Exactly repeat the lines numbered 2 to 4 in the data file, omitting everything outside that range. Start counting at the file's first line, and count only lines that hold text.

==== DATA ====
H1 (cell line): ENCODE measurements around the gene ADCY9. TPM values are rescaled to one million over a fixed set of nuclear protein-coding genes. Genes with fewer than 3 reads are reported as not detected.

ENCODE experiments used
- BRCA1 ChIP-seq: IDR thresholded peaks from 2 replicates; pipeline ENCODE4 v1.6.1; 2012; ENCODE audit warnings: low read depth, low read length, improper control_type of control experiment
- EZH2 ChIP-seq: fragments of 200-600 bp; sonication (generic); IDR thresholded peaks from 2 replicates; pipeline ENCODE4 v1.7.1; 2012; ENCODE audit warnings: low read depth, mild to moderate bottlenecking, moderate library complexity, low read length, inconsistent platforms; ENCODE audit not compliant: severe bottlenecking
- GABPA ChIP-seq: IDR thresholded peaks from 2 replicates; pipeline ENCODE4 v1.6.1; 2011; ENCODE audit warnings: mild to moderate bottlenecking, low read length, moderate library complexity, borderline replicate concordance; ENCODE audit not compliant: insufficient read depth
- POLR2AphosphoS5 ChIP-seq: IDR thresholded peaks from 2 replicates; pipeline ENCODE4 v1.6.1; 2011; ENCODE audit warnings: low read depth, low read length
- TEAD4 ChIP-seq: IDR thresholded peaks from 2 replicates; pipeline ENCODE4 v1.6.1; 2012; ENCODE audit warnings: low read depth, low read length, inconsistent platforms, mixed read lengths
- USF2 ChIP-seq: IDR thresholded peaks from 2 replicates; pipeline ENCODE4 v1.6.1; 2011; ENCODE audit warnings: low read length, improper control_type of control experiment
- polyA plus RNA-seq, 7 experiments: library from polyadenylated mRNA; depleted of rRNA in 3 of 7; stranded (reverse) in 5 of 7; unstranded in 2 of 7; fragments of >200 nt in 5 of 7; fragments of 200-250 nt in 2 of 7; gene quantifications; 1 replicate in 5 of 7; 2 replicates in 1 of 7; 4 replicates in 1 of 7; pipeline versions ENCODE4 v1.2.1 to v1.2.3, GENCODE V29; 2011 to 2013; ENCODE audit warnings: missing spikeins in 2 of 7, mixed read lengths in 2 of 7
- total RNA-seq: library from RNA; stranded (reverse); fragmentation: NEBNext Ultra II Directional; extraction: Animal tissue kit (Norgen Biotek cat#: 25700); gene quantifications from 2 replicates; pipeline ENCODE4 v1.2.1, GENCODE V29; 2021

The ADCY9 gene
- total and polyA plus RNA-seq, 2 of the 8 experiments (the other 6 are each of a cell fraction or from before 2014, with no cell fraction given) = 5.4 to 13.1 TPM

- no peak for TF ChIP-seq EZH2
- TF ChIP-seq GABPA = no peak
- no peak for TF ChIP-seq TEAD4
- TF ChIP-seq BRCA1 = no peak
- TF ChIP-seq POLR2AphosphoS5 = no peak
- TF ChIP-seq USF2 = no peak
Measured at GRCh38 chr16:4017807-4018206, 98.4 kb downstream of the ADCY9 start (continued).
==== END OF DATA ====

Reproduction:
ENCODE experiments used
- BRCA1 ChIP-seq: IDR thresholded peaks from 2 replicates; pipeline ENCODE4 v1.6.1; 2012; ENCODE audit warnings: low read depth, low read length, improper control_type of control experiment
- EZH2 ChIP-seq: fragments of 200-600 bp; sonication (generic); IDR thresholded peaks from 2 replicates; pipeline ENCODE4 v1.7.1; 2012; ENCODE audit warnings: low read depth, mild to moderate bottlenecking, moderate library complexity, low read length, inconsistent platforms; ENCODE audit not compliant: severe bottlenecking